WASHINGTON, D.C. The Transportation Security Agency, the arm of the federal government that protects the nation’s transportation systems, today issued its holiday survey of articles most likely to be seized during mandatory passenger searches, singling out snack-size bags of cookies and chips as items of particular concern.
“Terrorist organizations have been known to use thnack thacks to hide weaponth of math dethructhion,” said TSA Administrator Kip Hawley as he searched through a Mini Oreo Snak Sak carried by ten year-old Timmy McNair of Needham, Massachusetts and tested some of its contents. “We wouldn’t be doing our job if we didn’t search each and every one of these suspicious containers.”
Transportation Security Agency employees have been accused of singling out passengers carrying snack foods in the past due to long shifts without breaks during the busy holiday season. “I don’t see why that should be a problem,” said Deputy Administrator Albert McNair. “It’s not as bad as feeling women up with your electronic security wand–which is fun for both parties.”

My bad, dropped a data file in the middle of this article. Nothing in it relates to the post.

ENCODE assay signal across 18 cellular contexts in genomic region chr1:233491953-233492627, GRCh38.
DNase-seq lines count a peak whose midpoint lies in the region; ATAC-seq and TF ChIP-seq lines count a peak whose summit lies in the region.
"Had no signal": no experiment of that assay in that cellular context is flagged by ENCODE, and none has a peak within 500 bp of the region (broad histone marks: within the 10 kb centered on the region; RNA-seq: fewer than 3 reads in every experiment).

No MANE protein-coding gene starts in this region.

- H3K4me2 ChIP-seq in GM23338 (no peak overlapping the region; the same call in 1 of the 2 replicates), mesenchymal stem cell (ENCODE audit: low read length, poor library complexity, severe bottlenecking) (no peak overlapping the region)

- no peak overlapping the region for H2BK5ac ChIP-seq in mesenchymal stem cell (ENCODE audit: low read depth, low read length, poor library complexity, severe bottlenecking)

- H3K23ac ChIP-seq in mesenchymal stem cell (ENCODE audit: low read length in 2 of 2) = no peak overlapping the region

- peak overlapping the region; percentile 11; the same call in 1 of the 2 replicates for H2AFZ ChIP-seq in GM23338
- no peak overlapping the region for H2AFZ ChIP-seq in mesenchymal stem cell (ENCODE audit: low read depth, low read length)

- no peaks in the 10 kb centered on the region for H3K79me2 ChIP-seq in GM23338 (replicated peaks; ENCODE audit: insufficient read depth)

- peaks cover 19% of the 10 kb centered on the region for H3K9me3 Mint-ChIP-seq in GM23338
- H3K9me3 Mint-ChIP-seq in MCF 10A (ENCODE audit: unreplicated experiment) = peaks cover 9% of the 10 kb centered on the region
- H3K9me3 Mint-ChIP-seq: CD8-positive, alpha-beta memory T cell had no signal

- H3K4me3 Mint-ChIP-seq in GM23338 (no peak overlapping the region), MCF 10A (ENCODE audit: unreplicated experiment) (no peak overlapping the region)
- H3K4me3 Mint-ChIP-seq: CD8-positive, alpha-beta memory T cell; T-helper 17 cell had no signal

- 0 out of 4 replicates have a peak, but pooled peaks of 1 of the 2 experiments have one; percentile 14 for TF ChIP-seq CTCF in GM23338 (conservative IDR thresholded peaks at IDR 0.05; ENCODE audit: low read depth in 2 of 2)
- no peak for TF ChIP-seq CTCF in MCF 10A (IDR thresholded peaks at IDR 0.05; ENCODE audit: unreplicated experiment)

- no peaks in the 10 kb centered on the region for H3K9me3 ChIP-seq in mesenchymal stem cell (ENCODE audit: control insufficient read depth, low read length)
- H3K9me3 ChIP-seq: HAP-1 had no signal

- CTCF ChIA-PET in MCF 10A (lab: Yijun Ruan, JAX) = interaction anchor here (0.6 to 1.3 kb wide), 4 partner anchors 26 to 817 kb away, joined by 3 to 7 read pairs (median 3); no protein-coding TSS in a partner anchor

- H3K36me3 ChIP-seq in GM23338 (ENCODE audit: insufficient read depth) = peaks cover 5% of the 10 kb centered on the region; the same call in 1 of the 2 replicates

Salaries for entry-level jobs with the TSA are generally low, forcing employees to bring sack lunches in order to make ends meet. “There is a temptation to shake down every teenager with a backpack,” says TSA Employees Union shop steward Michael Montenegro. “If the government would raise the starting salary our people wouldn’t have to confiscate every bag of Doritos we see.”
The TSA, which is part of the Department of Homeland Security, says it is only doing the job assigned to it by Congress in order to secure the nation’s borders.
“Some of the stuff we seize has a freshness date that’s about to expire,” said TSA head Hawley. “I wouldn’t want to have orange dust from a stale bag of Cheetos on my hands if something ever went wrong.”